I love the seeds that she sows. Often she causes me to debate with myself.
    Sometimes, I try what she suggests and it’s awesome. Sometimes, I don’t think it through properly – and it’s not awesome. But I always take something useful away.
    Inquiry can be a struggle – but watching the learners in my class thrive; learn to think; ask questions and question me and themselves is a journey that makes me reflective , sometimes insecure and often inspired.

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  5. whatedsaid says:

    Beautifully said, Jina. You should consider blogging as a way to reflect…

    Like

  6. CristinaM. says:

    Inquiry without struggle? Hardly if ever.

    But there is this paradox: the planning part takes me most of the time. What strategies out of the hundreds I know would trigger most thinking? What resources are most likely to stimulate curiosity? How much freedom vs structure should I provide? What are the language barriers that might make a certain approach less effective (as I teach second-language learners)?

    These and more questions float in my head not only before each inquiry unit but also DURING inquiry itself because I adapt my teaching to student prior knowledge and learning process. So no, inquiry without discomfort is unlikely to be authentic inquiry.

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  7. Philip Cummings says:

    I’m still in the beginning stages of all of this, but yes, I find it really hard. It’s messy and definitely a struggle. Too be honest I was ready to give it up at the end of last week. Then, I had a visitor come to our room this week, and the fresh eyes helped me see all the good that is taking place. The encouragement from a colleague “in the room” and Shelley’s post made me realize that the messiness is serving a greater purpose.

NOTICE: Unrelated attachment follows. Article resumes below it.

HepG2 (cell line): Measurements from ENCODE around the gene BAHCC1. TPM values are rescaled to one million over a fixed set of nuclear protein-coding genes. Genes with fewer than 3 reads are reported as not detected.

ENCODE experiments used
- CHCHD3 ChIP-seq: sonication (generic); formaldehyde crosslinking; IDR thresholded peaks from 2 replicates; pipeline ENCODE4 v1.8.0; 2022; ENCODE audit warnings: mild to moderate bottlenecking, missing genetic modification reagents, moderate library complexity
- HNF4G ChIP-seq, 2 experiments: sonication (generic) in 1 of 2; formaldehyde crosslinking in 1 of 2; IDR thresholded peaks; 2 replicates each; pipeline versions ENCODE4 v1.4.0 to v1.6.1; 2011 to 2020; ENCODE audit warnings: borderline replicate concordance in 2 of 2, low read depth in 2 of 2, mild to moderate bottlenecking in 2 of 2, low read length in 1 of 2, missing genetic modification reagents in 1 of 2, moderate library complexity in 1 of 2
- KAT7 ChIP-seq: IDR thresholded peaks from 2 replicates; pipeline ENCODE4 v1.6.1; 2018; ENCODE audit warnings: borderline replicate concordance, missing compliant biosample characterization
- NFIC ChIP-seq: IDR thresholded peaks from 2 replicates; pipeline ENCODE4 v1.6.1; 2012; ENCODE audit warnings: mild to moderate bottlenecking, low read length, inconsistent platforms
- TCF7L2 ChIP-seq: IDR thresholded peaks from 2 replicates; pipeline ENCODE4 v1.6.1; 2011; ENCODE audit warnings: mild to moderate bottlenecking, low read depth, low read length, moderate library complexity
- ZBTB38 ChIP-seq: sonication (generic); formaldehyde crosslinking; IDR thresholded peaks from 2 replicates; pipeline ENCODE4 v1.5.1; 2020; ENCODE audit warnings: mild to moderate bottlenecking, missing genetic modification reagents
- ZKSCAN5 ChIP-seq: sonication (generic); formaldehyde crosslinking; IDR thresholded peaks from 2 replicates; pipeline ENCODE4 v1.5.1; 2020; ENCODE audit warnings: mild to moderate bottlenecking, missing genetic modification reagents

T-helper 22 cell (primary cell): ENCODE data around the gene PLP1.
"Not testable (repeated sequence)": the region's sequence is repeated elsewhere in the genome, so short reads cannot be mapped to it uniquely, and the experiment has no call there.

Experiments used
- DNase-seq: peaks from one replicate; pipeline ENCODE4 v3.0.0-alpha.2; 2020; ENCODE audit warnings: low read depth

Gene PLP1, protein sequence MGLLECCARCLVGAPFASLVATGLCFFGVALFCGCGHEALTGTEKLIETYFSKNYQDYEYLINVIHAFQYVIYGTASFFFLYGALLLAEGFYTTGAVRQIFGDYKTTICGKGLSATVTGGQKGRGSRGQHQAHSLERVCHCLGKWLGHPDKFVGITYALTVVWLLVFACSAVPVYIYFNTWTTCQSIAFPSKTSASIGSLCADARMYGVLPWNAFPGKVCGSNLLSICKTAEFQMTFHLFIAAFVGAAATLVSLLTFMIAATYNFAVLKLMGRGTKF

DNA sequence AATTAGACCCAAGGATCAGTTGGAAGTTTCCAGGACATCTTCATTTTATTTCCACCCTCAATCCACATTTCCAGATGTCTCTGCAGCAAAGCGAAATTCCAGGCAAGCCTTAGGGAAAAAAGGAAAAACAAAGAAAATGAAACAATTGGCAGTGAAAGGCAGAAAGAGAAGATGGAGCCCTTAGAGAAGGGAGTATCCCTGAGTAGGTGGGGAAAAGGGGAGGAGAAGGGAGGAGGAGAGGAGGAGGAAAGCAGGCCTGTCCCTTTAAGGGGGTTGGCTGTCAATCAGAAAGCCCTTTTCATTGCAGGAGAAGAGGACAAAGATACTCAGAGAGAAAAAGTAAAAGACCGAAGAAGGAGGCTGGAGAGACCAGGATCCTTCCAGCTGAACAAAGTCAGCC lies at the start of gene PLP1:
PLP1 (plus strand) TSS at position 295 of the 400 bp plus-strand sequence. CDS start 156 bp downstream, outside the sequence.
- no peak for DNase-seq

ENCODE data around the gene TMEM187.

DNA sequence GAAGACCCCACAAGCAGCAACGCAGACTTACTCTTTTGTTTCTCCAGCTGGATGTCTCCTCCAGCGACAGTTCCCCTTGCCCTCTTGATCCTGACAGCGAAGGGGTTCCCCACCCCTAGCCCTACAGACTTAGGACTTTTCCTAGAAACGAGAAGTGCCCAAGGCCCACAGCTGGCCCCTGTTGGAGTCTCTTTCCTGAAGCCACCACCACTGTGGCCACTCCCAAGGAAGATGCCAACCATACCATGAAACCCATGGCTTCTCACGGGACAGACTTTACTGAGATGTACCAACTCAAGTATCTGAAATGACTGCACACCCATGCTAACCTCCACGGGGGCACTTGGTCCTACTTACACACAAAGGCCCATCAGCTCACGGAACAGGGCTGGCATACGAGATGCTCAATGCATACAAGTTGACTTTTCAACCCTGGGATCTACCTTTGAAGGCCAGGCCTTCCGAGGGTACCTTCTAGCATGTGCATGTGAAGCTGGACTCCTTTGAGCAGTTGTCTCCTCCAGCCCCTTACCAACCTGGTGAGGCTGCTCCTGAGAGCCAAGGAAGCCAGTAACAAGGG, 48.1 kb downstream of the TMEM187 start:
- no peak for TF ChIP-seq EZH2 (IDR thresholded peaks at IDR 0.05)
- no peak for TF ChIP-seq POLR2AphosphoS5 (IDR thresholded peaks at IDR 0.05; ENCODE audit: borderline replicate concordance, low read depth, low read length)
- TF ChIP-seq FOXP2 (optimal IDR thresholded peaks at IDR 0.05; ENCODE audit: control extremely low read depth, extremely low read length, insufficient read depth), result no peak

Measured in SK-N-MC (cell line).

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  8. rolat2 says:

    As a teacher you have to accept that learning through inquiry is a process that is slow and messy as you explore the learning with your students. I am still learning the process with my students as we explore curriculum inquiry and as a teacher you need to know your students and reflect with them on throughout the process. I have learned the importance of how the process becomes relevant to students’ daily experiences and new learning becomes their responsibility.

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  9. kviloria says:

    I think struggles and mistakes are best when we learn from it. For me, awareness and acceptance that there is a struggle is the first step of growth. Sometimes accepting our struggles is a struggle! My learning process is incomplete without the confusions and questions. It takes humility, action and persistence to grow. This is something that we should also teach our children. That it’s normal to struggle and make mistakes, and it’s what we learn from those that matter more. To take risks and never give up, no matter how confusing things may be.

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  10. tasha cowdy says:

    I struggle with inquiry all the time! The struggles arise from tensions in my reflections which challenge my thinking and push me out of my comfort zone. Like Jina (above), I find talking through my struggles with the rest of my team (and often, my students) is key to helping me organize my thinking; together we debate and adapt and develop our understandings. I have come to love these struggles and tensions. I can’t imagine teaching and learning any other way. My own never-ending inquiries keep me (comfortably) uncomfortable and make the teaching and learning richer for me and my students (and my colleagues and sometimes parents).

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  11. Pingback: Inquiry-Based Staff Orientation – Making Good Humans